The methods for post-event recovery largely depend on the tools you have available or have been trained in. I personally like a recovery sequence from Kokoro Yoga™, but any stretching will do. Recovery breathing for at least twenty minutes after a demanding workout is also a must. After a 20 mile fast paced ruck or long ocean swim, time in an infrared sauna, or hot tub or bath, is nice. A deep tissue massage is even more of a benefit.
How much you put into post-event recovery depends on the intensity and duration of the event. I recommend ten minutes for every hour of training as a rule of thumb. A two-hour workout will require twenty minutes of focused recovery. An 8-hour ruck means an 80-minute session of breathing, massage, stretching, sauna or hot tub. 52 hours of Kokoro ™ – well you get the picture.
Training Cycle Recovery
We have discussed recovering from a workout and a focused event, but what about a training cycle or other cyclical period of focused work? Well-designed strength training will have a “de-load week” programmed after maximal efforts – an example of training cycle recovery. Often a training cycle will end in an event, so the post-event recovery can kick off a training cycle recovery. Changing up the training plan is a great way to recover from a cycle. The variety and newness will bring energy and momentum. If you finish a Wendler strength cycle, try Westside Barbell or German Volume Training. If you complete 3 months of Advanced Operator WODs, take a break and do shorter CrossFit WODs for a month or two. The lower work volume will allow you to increase your intensity and will help your body-mind system recover to a new level of “possible.”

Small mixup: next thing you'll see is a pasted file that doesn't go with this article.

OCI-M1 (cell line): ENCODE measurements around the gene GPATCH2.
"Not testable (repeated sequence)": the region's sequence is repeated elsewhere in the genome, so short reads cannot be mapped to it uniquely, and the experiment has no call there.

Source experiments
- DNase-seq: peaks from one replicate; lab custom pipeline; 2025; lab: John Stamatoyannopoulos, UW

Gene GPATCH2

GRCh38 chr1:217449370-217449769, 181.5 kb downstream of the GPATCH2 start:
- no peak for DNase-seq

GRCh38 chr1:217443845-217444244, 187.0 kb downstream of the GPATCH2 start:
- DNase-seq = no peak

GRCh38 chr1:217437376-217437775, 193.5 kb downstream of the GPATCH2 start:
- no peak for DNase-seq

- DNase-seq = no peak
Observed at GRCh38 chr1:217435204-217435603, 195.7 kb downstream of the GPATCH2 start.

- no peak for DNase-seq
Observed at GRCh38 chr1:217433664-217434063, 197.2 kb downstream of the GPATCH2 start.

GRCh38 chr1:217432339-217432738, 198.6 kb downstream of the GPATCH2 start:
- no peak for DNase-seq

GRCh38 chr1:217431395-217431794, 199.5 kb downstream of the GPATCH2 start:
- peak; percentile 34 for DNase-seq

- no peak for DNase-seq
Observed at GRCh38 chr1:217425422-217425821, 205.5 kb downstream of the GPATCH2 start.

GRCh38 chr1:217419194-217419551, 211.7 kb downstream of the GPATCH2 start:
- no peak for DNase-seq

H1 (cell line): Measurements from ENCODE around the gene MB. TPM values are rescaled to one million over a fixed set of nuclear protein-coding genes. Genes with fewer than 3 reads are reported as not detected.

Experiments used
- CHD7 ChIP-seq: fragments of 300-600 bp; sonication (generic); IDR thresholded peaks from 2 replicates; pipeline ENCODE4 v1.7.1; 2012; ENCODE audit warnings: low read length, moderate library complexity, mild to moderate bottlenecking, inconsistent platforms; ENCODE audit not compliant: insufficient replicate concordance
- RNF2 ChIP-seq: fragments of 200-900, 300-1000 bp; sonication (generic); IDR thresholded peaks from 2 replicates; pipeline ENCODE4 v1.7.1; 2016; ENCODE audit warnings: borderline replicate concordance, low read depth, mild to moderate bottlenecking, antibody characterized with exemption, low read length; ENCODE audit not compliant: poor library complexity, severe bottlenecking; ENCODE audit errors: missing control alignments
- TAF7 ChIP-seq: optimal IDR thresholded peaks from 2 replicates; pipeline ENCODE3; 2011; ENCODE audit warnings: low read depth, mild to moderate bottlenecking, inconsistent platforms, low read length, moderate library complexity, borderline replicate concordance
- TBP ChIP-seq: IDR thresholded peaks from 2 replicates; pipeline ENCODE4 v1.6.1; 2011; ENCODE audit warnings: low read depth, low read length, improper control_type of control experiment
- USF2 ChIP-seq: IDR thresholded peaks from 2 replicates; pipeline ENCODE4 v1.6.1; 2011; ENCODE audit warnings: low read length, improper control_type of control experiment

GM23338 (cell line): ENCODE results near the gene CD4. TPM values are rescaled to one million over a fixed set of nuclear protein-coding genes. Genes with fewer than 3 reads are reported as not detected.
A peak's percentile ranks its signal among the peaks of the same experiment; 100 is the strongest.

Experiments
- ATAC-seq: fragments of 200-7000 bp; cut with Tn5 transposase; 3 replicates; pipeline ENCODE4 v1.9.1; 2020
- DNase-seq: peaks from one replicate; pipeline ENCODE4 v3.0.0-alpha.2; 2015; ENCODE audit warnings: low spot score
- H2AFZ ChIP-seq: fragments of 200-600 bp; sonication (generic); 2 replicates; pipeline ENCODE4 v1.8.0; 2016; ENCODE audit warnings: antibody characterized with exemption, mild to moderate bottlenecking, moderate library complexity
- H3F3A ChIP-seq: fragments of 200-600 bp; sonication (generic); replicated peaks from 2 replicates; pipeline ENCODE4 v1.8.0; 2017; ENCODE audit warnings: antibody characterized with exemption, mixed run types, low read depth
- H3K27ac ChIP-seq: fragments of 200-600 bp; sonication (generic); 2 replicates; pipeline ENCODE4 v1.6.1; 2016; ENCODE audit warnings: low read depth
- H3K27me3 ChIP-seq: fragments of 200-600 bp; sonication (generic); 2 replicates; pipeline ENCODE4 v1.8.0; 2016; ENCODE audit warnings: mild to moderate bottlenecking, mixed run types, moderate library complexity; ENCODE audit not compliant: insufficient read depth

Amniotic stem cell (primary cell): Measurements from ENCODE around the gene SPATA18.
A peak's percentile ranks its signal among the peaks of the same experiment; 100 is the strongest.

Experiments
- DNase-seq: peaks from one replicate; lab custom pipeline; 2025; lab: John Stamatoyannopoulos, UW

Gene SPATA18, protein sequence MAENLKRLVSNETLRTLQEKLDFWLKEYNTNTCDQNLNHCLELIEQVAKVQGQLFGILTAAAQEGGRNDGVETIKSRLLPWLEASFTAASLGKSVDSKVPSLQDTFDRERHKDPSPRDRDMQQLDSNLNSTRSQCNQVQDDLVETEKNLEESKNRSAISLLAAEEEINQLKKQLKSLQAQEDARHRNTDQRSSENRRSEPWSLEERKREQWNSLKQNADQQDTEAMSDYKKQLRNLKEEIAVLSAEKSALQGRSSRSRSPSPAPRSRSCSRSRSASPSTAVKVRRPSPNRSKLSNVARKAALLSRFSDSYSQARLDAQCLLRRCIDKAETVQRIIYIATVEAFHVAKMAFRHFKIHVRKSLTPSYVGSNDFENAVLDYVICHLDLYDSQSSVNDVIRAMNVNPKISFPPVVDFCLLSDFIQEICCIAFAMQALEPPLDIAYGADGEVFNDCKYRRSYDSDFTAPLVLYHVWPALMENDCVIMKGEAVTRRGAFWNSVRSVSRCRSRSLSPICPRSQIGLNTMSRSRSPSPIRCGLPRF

For a busy entrepreneur or executive, pay attention to cycles in your work patterns. After the product launch, take a few days to nurture yourself on a retreat. If you feel burnout coming on, schedule time to go into nature and just do nothing. Doing nothing in nature is one of my favorite recovery tools, and it is free most of the time.
This last point is a good one to reinforce. There are a ton of recovery tools, methods, and hacks. Most are useful but if they don’t stand the test of time and simplicity I find they fall short. I was recently asked to test an electro-stimulation device, but find it cumbersome to use, so I don’t. And my infrared sauna was great until it broke. That hot tub I am installing is going to be sweet, but it must be maintained. And that hot yoga studio across the street is packed with grunting, sweating and nosy people.These are all effective methods, but I find that my best recovery comes from the free and simple tools such as a meditation session, a mindful walk on the beach while breathing deeply, spending quality time with family, or being in a natural setting without my phone. The bottom line is: have a plan to reset your nervous system, draw energy in after expending it, and take some time to recover homeostatic balance during and after hard work.
Next week, we will dive into the mother of all recovery methods – sleep. Until then, I encourage you to take a serious look at improving the balance between work, rest and play and to plan your recovery.